The following tests were run successively under controlled laboratory conditions to show the performance of the different filter oils. For the
comparative testing, identical foam elements, air flow, and dust injection rates were used for all the tests; the only parameter being changed from test to test was the type of oil used. Since all other conditions are controlled and carefully monitored, the differences in filter performance would be due to the type of filter oil alone.
The efficiency and capacity of foam filters are dependent on several factors such as air flow rate, load on the filter element, and dirt particle size. The absolute values of efficiency and capacity, for any given values of the above conditions, are unique for the given set of test conditions. However, comparative results between different filter oils at a particular set of test conditions lead to a performance ranking of the products that applies over a wide range of test conditions. An overall summary of the air flow characteristics of each filter oil brand can be seen in the performance curves below:
As you can see in the graph of performance curves, Bel-Ray Foam Filter Oil maintains a low restriction as it is subjected to dust. The way it stays close to the bottom of the chart and stretches far to the right shows that it does not cause the ‘plugging’ effect as much as most of the other brands. This is especially noticeable around the 20 minute period of the test where most of the competitors have already reached the terminating pressure drop. The Bel-Ray Foam Filter Oil allows the dirty filter to flow air freely, where as the filter oils far to the left cause an immediate restriction of air after a short time of dust injection.
The capacity, as mentioned earlier, is the final rating given to the filter when the terminating pressure drop is reached. This number is equal to how far to the right the above performance curves stretched at the 1.5 inch H2O restriction mark. The following chart shows the final ranking of the filter oils for capacity.
Since the dust is fed at a constant rate, the longer the elapsed time for a product means the more dust it was able to hold before plugging off the flow
to the terminating pressure drop. In real world terms, the higher the bar in the above chart, the longer your filter will operate before choking engine performance. The tallest bar on the left shows that the product was flowing air the best at the end of the test. However, by referencing the performance curves as seen earlier, this product did not exhibit superior flow characteristics until the very end of its life. The remaining products all have capacity results that basically represent their overall performance curve.
The question becomes which filter oils are trapping dirt while they are allowing this high amount of airflow. The efficiency results from the test can be overlaid on the above capacity chart.
In the summary of test results where efficiency and capacity are shown on the same chart, you can see that the Bel-Ray oil performs in the highest range of efficiency, while allowing air to flow 30% better than the next best performer in the blue-colored efficiency range (brand TB). All the products which perform similar to Bel-Ray in air flow testing are inferior at particle removal and have a lower efficiency.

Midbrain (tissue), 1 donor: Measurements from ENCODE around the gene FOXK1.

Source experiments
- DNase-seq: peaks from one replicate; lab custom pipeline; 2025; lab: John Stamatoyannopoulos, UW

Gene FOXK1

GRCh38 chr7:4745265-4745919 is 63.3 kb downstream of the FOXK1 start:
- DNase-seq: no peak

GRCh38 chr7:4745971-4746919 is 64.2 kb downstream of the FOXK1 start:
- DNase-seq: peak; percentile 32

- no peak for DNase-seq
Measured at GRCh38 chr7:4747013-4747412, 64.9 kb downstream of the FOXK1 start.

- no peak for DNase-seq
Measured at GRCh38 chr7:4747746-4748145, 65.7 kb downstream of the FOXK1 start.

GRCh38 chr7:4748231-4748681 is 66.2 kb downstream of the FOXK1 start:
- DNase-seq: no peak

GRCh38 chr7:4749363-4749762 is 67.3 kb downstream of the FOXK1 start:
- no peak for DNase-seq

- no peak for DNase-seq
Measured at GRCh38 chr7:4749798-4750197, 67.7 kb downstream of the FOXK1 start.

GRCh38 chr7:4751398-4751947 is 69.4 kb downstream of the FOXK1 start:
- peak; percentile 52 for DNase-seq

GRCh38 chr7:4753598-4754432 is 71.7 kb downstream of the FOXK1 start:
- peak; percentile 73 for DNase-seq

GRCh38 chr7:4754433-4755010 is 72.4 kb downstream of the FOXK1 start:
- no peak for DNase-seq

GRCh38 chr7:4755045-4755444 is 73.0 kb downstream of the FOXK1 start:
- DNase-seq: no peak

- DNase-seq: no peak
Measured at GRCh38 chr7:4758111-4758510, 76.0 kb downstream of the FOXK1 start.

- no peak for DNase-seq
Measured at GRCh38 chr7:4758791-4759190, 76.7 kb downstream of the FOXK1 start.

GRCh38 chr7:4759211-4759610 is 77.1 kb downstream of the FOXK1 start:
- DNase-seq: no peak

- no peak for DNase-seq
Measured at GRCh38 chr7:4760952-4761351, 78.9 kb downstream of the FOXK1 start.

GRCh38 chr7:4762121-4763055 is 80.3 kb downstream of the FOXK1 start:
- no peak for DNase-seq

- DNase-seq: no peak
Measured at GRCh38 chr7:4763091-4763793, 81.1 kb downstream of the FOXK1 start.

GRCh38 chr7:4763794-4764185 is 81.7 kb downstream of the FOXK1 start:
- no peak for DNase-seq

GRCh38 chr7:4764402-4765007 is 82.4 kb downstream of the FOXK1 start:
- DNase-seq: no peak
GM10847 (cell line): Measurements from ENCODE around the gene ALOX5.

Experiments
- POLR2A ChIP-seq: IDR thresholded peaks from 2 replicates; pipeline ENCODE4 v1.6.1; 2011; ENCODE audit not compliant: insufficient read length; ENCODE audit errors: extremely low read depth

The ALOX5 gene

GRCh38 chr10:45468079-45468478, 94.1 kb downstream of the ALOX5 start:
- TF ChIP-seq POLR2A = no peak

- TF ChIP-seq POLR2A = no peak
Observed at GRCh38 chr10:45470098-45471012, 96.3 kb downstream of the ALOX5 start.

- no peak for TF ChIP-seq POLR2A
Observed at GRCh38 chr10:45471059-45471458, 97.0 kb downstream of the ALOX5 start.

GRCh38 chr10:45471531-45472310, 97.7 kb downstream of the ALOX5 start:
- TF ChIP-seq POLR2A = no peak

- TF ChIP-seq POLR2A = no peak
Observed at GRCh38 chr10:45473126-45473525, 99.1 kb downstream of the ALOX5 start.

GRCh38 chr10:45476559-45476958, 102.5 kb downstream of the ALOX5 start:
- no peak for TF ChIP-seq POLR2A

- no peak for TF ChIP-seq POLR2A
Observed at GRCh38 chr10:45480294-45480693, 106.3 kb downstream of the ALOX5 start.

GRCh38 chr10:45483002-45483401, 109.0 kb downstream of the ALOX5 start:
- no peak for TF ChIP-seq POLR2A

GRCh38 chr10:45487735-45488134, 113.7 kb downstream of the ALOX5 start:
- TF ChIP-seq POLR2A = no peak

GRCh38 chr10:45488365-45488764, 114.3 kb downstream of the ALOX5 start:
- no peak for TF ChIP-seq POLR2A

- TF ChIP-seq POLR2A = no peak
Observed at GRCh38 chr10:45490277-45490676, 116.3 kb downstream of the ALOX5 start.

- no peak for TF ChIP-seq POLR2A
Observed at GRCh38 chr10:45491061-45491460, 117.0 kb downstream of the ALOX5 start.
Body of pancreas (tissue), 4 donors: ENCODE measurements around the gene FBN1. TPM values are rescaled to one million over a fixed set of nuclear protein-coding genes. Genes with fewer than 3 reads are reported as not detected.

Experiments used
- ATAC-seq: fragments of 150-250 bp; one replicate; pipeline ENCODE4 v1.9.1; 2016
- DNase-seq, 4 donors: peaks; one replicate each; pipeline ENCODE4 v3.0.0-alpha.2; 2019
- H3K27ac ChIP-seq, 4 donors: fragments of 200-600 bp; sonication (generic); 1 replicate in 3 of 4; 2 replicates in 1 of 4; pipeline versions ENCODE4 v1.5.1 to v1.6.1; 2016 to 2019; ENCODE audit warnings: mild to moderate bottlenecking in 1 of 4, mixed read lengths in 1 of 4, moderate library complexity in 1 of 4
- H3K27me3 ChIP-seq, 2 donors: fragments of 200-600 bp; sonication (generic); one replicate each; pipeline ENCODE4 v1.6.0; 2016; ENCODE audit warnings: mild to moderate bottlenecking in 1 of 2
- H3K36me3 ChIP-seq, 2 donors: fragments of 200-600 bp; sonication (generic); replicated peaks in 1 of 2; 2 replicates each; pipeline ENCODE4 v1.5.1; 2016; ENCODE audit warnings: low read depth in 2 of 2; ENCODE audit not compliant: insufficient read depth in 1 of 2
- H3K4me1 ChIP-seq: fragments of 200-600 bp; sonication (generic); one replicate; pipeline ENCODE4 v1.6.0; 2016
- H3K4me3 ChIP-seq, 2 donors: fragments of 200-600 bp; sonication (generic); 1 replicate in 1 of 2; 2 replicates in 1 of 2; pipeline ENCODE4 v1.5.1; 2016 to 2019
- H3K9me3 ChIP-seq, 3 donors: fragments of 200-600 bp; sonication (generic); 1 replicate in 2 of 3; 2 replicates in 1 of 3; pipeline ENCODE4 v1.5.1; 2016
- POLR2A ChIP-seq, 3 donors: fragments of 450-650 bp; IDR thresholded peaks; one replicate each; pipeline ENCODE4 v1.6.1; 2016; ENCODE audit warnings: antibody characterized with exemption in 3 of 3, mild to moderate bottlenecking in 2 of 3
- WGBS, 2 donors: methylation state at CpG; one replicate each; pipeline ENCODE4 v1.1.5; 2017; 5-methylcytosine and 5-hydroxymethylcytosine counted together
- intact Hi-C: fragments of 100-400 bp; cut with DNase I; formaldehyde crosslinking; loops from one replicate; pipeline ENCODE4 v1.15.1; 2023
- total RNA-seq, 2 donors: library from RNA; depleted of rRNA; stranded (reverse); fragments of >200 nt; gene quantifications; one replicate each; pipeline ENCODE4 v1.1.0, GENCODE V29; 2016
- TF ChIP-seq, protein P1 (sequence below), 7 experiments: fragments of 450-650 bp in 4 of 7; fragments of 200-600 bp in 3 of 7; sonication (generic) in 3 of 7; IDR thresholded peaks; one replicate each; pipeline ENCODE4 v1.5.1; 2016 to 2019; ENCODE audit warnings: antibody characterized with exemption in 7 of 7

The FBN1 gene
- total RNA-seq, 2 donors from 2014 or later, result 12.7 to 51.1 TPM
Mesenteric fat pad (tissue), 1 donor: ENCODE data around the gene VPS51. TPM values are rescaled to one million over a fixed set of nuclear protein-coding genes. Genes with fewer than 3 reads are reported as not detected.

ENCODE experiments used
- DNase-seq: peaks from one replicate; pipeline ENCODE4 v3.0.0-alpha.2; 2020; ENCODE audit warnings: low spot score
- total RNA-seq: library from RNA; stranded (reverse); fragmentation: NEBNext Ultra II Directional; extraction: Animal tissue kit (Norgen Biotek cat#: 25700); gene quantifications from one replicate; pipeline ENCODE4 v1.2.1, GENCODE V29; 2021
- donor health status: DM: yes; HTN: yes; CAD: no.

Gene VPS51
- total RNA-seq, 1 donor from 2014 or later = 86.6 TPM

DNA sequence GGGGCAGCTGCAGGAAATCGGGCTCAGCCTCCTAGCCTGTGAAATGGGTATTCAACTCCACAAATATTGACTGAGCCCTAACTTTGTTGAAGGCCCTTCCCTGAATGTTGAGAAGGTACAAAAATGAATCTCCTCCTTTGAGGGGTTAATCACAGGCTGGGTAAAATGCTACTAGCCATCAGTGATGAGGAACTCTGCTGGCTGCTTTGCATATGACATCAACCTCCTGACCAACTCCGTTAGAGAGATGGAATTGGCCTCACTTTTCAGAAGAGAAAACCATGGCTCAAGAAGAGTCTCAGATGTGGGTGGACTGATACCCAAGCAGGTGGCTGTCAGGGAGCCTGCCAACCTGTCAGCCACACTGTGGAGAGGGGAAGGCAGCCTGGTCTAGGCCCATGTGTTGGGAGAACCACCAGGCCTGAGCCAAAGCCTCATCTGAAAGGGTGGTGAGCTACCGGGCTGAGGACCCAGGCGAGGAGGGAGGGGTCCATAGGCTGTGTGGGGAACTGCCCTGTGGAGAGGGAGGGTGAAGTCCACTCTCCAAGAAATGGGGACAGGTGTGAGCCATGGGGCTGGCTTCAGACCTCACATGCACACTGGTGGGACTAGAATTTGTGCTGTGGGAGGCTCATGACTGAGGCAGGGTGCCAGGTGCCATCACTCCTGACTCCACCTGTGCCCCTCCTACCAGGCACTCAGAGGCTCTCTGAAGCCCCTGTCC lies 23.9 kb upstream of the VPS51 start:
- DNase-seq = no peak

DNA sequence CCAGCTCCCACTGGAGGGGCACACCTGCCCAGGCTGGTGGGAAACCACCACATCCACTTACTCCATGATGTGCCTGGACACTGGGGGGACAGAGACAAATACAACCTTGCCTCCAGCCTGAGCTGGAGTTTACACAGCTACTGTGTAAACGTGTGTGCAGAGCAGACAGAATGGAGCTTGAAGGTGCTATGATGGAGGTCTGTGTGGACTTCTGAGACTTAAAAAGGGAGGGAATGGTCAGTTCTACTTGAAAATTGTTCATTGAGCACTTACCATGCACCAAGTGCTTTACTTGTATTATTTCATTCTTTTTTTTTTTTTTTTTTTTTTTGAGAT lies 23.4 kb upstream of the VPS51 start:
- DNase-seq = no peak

Since motor oil is oftentimes used to wet filter elements, it was tested under the same conditions as all the brands of filter oils. Motor oil does increase the efficiency of the foam; however this test shows that it is less effective in both capacity and efficiency than all the brands of oil tested. It applies to the foam and leaves a wet film which
causes the trapped dust to be very heavy and muddy. This resulted in poor flow characteristics, which ultimately led to the short life span of the motor oil.
To quantify the performance of the Bel-Ray Foam Filter Oil in more familiar terms, dynamometer testing can show the resulting differences in horsepower. As shown by the blue color in the chart (below left), the Bel-Ray Foam Filter Oil will provide the highest level of dust filtration. When looking at the other products in the high efficiency range (>99% particle removal), their capacities are all quite a bit lower. For this dynamometer testing, we will only consider the high efficiency oils which are colored blue in the efficiency ranges chart.
When the oiled filter is first introduced to the motorcycle and it is not holding dust yet, there is no difference in air restriction between most of the filter oils and the Bel-Ray product does not yet hold a measurable advantage. However, once the filter starts trapping dust the difference is quite apparent. From the dust loading curves you can see that about halfway through the life of Bel-Ray Foam Filter Oil is when the other high efficiency air filter oils have reached their terminating pressure drop. At that point the Bel-Ray Foam Filter Oil is able to maintain a 1.1 inch H2O advantage in air restriction. This is the difference of airflow that we can replicate on a SuperFlow CycleDyn dynamometer fitted with a CRF250 test bike.
In the horsepower graphs (right) you can see that a 1.1 “H2O air intake restriction equates to a noticeable horsepower loss on a 250cc four stroke
motocross bike. Almost a half horsepower is taken from the top end power which is significant on a motor of this size. This is the real-world advantage gained by using Bel-Ray Foam Filter Oil. Your motorcycle or ATV will continue to operate at its best until the filter is changed.
The data we have presented was collected in an accurate, scientific manner. This data shows conclusively that Bel-Ray Foam Filter Oil are designed for the highest level of performance.
When a foam filter is oiled with Bel-Ray Foam Filter Oil it will exhibit excellent flow characteristics while affording maximum protection to the engine from damaging dirt particles. As the oil is holding dirt particles removed from the air, it continues to allow the intake air to flow freely through the filter. Minimal flow restriction results in maximum engine performance. When compared with the other brands of foam filter oil, Bel-Ray Foam Filter Oil is proven to fall within the highest range of efficiency, ensuring that your motor is protected.
If you want superior airflow for maximum horsepower while getting the benefits of a high-efficiency filter oil, Bel-Ray Foam Filter Oil stands alone as the superior product.